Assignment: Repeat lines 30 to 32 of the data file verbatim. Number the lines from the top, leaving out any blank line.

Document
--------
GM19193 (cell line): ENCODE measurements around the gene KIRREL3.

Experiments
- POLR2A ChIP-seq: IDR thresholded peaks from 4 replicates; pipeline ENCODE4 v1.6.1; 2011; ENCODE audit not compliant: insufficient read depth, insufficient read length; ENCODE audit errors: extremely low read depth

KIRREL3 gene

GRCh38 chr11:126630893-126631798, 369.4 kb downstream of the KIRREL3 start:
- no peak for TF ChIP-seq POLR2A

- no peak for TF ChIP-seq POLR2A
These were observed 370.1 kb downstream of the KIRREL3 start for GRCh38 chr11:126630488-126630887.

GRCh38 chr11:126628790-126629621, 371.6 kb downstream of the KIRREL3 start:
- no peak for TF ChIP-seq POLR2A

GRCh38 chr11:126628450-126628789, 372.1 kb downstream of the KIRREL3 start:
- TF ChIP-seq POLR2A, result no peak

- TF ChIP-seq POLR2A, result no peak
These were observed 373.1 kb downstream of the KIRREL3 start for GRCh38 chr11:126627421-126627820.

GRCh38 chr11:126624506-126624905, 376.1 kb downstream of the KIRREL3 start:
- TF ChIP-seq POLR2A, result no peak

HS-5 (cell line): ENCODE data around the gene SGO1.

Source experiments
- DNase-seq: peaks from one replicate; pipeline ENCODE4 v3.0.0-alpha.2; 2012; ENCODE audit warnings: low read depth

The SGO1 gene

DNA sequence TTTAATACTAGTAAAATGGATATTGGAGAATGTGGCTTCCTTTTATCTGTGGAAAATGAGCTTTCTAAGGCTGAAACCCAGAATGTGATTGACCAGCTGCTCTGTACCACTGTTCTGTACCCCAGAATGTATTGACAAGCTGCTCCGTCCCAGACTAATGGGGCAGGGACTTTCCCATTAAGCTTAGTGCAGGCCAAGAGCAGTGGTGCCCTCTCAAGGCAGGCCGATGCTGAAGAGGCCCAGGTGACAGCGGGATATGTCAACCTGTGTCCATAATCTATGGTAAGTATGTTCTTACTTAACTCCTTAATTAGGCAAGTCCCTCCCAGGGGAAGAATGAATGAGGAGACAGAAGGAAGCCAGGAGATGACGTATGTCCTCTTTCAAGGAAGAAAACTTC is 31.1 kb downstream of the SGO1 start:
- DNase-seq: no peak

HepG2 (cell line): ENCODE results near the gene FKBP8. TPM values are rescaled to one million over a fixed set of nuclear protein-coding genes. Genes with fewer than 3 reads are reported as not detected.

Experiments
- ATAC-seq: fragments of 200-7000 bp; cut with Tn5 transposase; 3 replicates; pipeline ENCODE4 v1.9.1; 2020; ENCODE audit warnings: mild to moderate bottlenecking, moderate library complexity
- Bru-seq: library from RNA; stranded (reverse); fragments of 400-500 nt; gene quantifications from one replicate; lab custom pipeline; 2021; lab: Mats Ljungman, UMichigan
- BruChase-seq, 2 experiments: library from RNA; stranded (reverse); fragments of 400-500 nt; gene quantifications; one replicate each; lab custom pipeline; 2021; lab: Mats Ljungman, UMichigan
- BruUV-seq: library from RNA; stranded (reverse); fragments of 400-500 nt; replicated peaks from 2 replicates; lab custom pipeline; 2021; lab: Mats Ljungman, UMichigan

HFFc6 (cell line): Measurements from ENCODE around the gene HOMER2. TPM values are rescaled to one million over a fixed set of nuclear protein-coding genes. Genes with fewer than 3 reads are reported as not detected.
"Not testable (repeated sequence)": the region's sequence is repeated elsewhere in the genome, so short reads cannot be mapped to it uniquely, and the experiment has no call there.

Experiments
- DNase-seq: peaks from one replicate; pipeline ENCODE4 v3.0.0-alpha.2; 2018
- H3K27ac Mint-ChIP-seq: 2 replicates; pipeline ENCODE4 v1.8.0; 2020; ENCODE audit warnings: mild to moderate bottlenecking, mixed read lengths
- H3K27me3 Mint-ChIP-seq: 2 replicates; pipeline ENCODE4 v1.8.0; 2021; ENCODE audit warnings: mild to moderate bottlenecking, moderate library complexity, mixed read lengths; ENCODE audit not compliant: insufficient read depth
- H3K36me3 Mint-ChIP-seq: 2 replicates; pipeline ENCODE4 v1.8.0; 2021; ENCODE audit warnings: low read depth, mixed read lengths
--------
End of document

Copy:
"Not testable (repeated sequence)": the region's sequence is repeated elsewhere in the genome, so short reads cannot be mapped to it uniquely, and the experiment has no call there.

Experiments
- DNase-seq: peaks from one replicate; pipeline ENCODE4 v3.0.0-alpha.2; 2018